Category Archives: Quiet Time

Repentance and Hope

[Alt Text: Background is a picture of pale purple flowers blooming. In white text bordered in dark purple, is the Bible verse from Jeremiah 18:7-10 (NLT). Bottom left of picture is the Redemption Ministries logo – Bold black R with a red cross at its bottom right corner and bordered in white for easier viewing.]
[Alt Text: Background is a picture of pale purple flowers blooming. In white text bordered in dark purple, is the Bible verse from Jeremiah 18:7-10 (NLT). Bottom left of picture is the Redemption Ministries logo – Bold black R with a red cross at its bottom right corner and bordered in white for easier viewing.]

Happy 4th of July!!

As we remember our nation’s history let’s remember God who remains unchanging, eternal. His Word stands forever! Let’s turn to Him in repentance, trusting in His Word.


Redemption Ministries

The Condition To Love Part 2

“A Final Charge to Timothy

You, however, know all about my teaching, my way of life, my purpose, faith, patience, love, endurance, persecutions, sufferings—what kinds of things happened to me in Antioch, Iconium and Lystra, the persecutions I endured. Yet the Lord rescued me from all of them. In fact, everyone who wants to live a godly life in Christ Jesus will be persecuted, while evildoers and impostors will go from bad to worse, deceiving and being deceived. But as for you, continue in what you have learned and have become convinced of, because you know those from whom you learned it, and how from infancy you have known the Holy Scriptures, which are able to make you wise for salvation through faith in Christ Jesus. All Scripture is God-breathed and is useful for teaching, rebuking, correcting and training in righteousness, so that the servant of God may be thoroughly equipped for every good work.” – 2 Timothy 3:10-17 (NIV)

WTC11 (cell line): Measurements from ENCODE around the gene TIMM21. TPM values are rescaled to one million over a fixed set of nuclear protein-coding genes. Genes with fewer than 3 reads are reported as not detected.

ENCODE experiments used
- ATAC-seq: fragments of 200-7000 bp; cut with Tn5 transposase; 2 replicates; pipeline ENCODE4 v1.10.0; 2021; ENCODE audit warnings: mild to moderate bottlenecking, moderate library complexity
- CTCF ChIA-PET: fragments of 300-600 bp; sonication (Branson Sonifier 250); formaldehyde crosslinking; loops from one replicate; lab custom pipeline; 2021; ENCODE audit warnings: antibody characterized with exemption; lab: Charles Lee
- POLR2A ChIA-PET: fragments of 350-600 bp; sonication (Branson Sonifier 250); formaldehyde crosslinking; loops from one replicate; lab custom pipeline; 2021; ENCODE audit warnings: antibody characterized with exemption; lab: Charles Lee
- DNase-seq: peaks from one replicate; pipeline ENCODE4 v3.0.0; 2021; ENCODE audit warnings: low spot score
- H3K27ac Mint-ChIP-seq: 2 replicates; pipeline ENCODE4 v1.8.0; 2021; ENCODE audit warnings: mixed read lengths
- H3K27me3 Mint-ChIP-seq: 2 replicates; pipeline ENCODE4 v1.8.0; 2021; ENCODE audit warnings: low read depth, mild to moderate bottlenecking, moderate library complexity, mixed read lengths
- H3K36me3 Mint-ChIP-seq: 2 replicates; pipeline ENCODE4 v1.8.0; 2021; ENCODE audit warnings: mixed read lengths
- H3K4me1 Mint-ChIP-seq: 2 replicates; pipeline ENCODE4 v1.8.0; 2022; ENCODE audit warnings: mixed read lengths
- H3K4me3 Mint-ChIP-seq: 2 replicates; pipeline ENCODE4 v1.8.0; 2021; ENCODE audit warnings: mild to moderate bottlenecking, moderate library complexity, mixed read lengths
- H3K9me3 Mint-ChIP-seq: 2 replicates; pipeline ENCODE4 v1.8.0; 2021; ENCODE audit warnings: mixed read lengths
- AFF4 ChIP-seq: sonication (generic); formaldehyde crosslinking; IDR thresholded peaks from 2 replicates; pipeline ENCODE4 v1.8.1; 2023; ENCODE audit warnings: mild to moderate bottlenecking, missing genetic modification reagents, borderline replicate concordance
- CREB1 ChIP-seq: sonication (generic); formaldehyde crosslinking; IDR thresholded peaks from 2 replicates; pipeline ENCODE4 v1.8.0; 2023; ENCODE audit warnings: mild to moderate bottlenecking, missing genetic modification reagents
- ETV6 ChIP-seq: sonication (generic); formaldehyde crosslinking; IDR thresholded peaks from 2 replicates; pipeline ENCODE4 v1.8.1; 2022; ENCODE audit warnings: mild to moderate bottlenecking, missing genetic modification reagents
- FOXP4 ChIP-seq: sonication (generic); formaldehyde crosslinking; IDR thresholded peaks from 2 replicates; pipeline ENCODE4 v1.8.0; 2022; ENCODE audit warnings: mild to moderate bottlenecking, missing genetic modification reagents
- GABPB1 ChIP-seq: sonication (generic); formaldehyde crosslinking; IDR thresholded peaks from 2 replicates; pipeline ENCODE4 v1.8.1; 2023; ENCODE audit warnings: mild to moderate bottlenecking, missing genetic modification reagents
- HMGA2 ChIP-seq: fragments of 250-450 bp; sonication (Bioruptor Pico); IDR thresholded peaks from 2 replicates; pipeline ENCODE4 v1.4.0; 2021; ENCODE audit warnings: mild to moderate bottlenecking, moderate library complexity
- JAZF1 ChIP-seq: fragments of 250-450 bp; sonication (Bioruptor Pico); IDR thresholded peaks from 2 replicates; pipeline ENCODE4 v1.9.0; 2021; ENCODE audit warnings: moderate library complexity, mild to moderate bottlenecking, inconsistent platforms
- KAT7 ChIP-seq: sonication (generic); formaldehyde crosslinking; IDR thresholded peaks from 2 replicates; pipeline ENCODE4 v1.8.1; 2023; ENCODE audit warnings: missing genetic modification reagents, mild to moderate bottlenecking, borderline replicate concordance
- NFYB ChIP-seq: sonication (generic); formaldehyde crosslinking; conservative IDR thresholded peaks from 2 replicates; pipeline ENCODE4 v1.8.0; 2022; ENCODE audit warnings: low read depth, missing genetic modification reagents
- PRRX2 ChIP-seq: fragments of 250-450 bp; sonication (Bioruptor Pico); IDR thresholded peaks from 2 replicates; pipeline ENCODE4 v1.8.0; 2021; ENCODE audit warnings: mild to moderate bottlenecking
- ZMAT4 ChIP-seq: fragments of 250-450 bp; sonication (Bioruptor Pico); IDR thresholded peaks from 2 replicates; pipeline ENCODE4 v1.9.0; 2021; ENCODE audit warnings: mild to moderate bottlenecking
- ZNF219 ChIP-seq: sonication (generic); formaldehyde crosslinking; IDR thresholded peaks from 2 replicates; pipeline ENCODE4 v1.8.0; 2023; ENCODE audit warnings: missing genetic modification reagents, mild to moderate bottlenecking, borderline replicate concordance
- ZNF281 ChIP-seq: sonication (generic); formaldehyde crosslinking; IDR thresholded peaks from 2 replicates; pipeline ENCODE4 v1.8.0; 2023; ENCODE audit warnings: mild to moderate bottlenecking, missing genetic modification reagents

Resuming the discussion from the previous week (“Condition to Love” link here), I discussed how we (especially young girls and women) are conditioned to give unending love and loyalty in the hope that our love will change someone for the better. It could be our own family, friends, coworkers, romantic relationships, or even someone you randomly meet down the street.

While Biblically, love is unconditional, we learn that we are not to have anything to do with people that are written about in 2 Timothy 3:1-9. How then, should we live? How do we love those we are called not to have anything to with?

As Paul writes, we are charged like Timothy to continue in what we have learned from the Scripture, holding on to faith. In turn, our faith, if genuine, leads to acts of love – our works (James 2:14-26). Speaking of which, I want to take this opportunity to clarify about what prayer is.